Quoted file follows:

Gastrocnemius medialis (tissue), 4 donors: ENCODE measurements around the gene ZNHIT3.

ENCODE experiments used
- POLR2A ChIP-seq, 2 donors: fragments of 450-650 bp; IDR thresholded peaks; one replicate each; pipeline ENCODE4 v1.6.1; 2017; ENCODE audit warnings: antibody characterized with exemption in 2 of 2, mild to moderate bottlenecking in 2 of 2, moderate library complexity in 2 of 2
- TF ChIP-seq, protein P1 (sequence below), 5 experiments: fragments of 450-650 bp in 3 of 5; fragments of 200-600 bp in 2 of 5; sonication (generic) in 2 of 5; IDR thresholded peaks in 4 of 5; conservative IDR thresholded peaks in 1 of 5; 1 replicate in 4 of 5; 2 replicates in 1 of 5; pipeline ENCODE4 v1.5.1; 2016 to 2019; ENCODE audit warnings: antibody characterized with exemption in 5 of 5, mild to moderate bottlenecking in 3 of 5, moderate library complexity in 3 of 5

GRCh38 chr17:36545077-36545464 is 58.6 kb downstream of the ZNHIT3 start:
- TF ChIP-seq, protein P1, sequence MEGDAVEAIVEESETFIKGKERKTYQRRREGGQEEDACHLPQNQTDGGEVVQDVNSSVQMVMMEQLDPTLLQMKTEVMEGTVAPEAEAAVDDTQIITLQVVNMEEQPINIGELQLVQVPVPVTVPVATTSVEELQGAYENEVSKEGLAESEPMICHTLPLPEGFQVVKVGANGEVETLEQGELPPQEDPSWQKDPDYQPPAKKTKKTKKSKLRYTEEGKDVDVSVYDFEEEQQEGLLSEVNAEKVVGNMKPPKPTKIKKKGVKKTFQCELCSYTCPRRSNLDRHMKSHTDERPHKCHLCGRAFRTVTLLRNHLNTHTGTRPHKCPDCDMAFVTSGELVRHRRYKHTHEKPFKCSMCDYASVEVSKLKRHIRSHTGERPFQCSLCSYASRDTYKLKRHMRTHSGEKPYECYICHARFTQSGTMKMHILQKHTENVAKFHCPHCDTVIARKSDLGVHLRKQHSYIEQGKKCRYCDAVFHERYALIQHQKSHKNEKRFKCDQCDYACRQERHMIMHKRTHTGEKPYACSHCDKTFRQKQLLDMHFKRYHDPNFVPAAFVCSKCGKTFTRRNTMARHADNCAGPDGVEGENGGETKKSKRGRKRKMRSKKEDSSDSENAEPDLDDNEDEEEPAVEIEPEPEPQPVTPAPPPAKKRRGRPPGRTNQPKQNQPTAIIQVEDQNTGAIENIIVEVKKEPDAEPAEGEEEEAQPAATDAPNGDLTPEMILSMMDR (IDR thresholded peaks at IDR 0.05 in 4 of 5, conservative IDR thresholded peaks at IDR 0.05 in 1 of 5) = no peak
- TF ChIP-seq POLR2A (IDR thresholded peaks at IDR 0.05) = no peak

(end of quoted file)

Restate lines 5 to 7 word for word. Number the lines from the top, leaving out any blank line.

GRCh38 chr17:36545077-36545464 is 58.6 kb downstream of the ZNHIT3 start:
- TF ChIP-seq, protein P1, sequence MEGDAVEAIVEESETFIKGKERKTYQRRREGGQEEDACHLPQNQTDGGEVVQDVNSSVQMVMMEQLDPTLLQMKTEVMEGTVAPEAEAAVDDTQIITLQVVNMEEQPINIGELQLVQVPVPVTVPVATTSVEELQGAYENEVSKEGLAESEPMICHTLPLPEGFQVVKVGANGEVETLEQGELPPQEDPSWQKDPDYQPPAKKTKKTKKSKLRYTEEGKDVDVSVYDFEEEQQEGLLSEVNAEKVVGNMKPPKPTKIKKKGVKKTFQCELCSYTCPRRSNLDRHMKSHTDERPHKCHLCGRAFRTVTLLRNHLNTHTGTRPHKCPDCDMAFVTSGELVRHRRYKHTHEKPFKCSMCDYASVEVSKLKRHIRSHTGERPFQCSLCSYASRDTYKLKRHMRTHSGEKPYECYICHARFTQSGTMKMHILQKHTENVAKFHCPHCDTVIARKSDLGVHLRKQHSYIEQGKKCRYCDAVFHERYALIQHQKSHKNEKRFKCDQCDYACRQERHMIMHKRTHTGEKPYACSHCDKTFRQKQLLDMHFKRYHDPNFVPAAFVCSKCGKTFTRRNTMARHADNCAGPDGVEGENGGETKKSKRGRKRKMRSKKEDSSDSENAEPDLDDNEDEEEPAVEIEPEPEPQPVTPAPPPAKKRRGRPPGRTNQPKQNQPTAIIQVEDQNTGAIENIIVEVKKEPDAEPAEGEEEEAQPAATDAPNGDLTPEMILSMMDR (IDR thresholded peaks at IDR 0.05 in 4 of 5, conservative IDR thresholded peaks at IDR 0.05 in 1 of 5) = no peak
- TF ChIP-seq POLR2A (IDR thresholded peaks at IDR 0.05) = no peak